Dodge Park

Established in 1889 by noted inventor and philanthropist Thomas Dodge, Dodge Park in Worcester, MA is a cozy 13 acre park, which is now part of the City of Worcester’s Parks and Recreation Department. As the area was ravaged by the Japanese Longhorn Beetle, it is amazing that as many trees were ripped down, how thick the tree cover still is. This continues to be a favorite photographic spot. Once again, Tri-X, and D-76 here-

Stone Walking Bridge, Dodge Park, From Late 1800's.

Stone Walking Bridge, Dodge Park, From Late 1800's.

Down The Trail...

Down The Trail...

Wooden Bridge

Wooden Bridge

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5 thoughts on “Dodge Park

  1. Arthur, you strike me as the perfect candidate for large format photography. No offense to your 35mm Nikons, but I imagine that all these would be even better on sheet film (or at least a Hassy). With all your love of landscape and architecture shots, I think the larger your film format, the better.

    That said, it is sort of a different world, and something you can’t just jump into in five minutes.

    • I hear you, Dan. I do a lot of candid portraiture of my 7 year old son, most of which gets unseen by the public, so as to protect his privacy. I like handholding, and am not a big tripod fan, at all. I do have the Hasselblad 500cm, but have only take it out once this year. I have some rolls of TMax 100 in the 120 format in the fridge, but have not yet practiced loading 120 on the Omega universal reels. I might sacrafice a roll to practice. If I someday go 4×5, would love to go the Mike Raso Speed Graphic route, and go Polaroid back.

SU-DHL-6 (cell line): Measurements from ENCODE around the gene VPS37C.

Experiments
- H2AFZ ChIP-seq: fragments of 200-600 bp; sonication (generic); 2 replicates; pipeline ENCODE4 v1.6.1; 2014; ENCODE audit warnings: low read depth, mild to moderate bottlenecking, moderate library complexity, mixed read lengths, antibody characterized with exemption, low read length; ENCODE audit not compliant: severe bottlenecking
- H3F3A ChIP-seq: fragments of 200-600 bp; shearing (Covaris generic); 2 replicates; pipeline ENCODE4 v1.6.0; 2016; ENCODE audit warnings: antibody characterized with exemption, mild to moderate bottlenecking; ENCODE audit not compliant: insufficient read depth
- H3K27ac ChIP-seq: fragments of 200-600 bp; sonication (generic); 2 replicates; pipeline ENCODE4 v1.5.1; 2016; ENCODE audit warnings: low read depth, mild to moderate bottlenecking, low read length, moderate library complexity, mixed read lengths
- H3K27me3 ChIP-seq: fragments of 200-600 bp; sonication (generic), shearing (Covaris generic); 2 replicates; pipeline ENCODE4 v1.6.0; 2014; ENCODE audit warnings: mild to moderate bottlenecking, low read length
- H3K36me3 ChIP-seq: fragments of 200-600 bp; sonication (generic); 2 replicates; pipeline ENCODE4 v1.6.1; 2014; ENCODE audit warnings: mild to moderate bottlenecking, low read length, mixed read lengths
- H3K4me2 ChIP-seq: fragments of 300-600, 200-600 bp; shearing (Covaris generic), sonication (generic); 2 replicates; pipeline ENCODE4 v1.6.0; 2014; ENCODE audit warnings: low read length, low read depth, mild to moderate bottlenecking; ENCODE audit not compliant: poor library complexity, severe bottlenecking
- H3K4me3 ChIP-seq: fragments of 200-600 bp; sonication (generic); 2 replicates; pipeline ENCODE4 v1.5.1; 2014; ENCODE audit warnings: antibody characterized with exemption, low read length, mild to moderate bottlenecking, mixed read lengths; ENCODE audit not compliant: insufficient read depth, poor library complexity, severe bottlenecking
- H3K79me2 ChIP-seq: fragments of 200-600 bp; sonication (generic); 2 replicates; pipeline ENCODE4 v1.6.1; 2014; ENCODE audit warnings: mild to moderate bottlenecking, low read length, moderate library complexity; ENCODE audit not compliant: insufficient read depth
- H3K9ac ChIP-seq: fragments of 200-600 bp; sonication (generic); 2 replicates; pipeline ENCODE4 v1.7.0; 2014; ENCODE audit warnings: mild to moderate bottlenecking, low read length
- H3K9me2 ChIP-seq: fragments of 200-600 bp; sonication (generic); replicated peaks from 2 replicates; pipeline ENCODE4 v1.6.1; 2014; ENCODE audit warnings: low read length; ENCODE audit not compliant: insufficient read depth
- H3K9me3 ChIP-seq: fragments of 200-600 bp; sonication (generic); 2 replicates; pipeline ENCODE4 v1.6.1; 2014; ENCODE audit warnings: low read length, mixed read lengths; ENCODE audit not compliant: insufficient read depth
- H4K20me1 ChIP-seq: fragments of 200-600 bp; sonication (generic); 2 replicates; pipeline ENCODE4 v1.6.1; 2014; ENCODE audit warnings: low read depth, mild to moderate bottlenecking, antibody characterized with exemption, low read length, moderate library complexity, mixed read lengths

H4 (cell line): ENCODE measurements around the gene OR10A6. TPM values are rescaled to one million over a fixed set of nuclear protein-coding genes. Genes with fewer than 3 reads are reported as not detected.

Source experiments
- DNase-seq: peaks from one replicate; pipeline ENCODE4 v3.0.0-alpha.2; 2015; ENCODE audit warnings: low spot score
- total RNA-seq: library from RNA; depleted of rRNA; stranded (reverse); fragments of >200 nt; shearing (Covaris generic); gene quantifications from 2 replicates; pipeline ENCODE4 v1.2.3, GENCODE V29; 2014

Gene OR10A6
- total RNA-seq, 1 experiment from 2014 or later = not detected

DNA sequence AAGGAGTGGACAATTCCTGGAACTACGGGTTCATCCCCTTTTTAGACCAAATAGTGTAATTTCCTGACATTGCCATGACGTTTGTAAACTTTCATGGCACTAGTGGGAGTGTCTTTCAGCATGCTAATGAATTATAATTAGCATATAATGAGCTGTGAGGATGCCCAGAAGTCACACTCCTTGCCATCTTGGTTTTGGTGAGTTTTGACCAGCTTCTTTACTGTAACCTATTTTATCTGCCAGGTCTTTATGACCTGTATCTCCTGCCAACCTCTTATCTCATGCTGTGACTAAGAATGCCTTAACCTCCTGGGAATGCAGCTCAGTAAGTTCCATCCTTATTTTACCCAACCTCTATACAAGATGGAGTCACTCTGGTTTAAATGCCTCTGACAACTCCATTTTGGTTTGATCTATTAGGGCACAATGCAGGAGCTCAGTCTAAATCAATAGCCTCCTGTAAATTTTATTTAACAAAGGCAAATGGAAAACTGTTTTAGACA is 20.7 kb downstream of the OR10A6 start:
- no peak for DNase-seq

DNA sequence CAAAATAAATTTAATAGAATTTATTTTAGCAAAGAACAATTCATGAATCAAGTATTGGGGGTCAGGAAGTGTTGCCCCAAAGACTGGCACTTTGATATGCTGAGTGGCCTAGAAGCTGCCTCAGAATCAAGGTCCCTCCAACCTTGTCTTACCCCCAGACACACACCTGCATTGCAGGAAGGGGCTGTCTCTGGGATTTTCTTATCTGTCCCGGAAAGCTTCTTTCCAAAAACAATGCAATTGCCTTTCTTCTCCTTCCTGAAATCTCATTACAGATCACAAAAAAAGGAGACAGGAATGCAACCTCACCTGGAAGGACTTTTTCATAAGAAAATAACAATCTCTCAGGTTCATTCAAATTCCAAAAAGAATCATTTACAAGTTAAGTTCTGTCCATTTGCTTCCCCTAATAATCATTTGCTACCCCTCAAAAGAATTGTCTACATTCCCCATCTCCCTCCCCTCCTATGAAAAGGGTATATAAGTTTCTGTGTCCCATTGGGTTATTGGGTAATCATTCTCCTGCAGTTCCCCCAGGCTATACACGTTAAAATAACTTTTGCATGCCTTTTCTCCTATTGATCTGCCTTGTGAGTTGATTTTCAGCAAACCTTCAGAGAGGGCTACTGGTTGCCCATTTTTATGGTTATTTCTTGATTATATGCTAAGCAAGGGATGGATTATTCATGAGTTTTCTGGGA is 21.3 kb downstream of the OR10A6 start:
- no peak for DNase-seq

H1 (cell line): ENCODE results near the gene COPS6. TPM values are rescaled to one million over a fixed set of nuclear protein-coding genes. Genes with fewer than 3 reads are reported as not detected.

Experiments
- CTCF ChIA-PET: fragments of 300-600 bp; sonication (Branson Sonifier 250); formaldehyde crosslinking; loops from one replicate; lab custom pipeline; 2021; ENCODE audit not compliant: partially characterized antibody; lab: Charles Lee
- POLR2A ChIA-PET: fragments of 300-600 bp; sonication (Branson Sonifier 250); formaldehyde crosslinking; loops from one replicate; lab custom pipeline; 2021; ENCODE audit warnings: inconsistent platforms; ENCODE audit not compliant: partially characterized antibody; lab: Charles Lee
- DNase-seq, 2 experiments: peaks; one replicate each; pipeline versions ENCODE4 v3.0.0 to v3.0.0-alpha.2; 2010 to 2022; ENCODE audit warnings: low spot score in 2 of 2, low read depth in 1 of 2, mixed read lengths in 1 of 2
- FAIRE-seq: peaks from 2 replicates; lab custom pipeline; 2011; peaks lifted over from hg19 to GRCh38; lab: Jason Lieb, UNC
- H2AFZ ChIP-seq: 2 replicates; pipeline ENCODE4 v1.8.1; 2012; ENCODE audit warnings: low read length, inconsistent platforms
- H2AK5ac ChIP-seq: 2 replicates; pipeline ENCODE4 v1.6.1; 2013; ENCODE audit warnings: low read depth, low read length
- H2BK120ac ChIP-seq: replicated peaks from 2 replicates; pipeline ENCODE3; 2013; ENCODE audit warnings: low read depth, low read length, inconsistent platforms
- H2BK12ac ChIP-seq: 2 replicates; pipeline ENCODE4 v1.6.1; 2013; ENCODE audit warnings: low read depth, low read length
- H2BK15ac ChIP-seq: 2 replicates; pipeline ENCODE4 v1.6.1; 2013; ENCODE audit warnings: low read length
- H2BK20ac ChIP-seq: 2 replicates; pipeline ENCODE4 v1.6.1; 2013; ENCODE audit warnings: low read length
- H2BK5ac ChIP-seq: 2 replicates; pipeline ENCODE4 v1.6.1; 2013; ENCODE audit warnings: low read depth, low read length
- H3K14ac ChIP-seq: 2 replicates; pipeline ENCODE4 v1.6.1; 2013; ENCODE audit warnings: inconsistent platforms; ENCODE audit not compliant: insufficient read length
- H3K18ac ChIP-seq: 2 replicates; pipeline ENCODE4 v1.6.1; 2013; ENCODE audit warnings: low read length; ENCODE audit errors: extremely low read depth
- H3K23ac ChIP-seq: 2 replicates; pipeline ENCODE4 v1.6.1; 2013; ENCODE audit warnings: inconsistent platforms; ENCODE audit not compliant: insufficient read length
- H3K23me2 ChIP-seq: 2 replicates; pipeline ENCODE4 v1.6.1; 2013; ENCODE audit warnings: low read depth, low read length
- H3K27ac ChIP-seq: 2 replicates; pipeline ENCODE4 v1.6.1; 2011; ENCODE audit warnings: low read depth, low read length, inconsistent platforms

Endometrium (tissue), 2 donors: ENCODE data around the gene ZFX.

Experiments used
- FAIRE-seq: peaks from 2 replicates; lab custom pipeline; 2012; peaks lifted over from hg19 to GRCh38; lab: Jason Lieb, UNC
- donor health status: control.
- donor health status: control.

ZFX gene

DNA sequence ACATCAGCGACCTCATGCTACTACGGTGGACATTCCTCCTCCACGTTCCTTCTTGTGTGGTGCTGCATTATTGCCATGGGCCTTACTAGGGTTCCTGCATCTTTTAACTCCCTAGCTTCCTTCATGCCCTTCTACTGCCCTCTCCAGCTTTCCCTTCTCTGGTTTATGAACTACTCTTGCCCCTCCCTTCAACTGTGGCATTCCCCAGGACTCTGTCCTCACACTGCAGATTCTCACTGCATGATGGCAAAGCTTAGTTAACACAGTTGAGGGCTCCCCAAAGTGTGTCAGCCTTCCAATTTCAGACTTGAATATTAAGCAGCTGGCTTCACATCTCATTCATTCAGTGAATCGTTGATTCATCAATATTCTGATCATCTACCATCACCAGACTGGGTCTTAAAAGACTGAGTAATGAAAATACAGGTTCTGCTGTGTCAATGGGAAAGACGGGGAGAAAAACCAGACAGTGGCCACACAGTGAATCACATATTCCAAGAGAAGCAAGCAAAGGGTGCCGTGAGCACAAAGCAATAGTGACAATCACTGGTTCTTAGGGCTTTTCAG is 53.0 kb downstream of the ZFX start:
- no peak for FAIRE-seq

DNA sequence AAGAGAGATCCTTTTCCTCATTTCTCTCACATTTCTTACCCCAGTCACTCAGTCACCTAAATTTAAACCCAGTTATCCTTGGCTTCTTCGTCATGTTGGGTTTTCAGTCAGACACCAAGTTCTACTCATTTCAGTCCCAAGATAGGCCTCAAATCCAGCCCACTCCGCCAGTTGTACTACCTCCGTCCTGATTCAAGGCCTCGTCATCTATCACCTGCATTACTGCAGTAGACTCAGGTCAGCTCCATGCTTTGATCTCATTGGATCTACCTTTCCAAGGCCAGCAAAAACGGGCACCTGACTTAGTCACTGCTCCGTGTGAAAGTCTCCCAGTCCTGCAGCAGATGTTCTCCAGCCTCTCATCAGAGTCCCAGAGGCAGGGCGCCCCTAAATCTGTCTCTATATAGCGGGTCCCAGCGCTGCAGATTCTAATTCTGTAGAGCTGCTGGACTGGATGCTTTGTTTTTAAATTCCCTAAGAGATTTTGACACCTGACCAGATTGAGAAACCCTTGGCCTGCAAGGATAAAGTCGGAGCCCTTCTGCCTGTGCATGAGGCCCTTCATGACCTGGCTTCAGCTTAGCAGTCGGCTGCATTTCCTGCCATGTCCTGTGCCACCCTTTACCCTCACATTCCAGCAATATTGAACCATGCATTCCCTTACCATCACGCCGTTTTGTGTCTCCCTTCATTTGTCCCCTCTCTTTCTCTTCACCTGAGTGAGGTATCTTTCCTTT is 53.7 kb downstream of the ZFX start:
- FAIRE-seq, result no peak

2. Very nice and interesting post Arthur. Thanks for the great shots and the heads up about the park.

    James

  3. 120 is easy for loading! Much shorter and I find it so simple, no need to cut anything or pry open cans. Just break the paper with your fingernail, unroll a bit to find the start of the film, unroll that to the tape, pull the film off the tape, load. There are no sprocket holes so I find, if your reels have ball bearings, that it is easier to load without the ball bearings so I popped them out of my Paterson reels and in fact I find they aren’t needed for 35mm either so I popped them out of all my reels.

    120 is a bit wasteful of developer since it is the same amount of film as 135mm but you need twice as much in your tank unless you try and load two 120 films per reel which I’ve never been able to get to work. HC-110 is so cheap that I use it one shot anyways but for C-41 color I always re-use the developer (otherwise it would be too expensive) 25 times.

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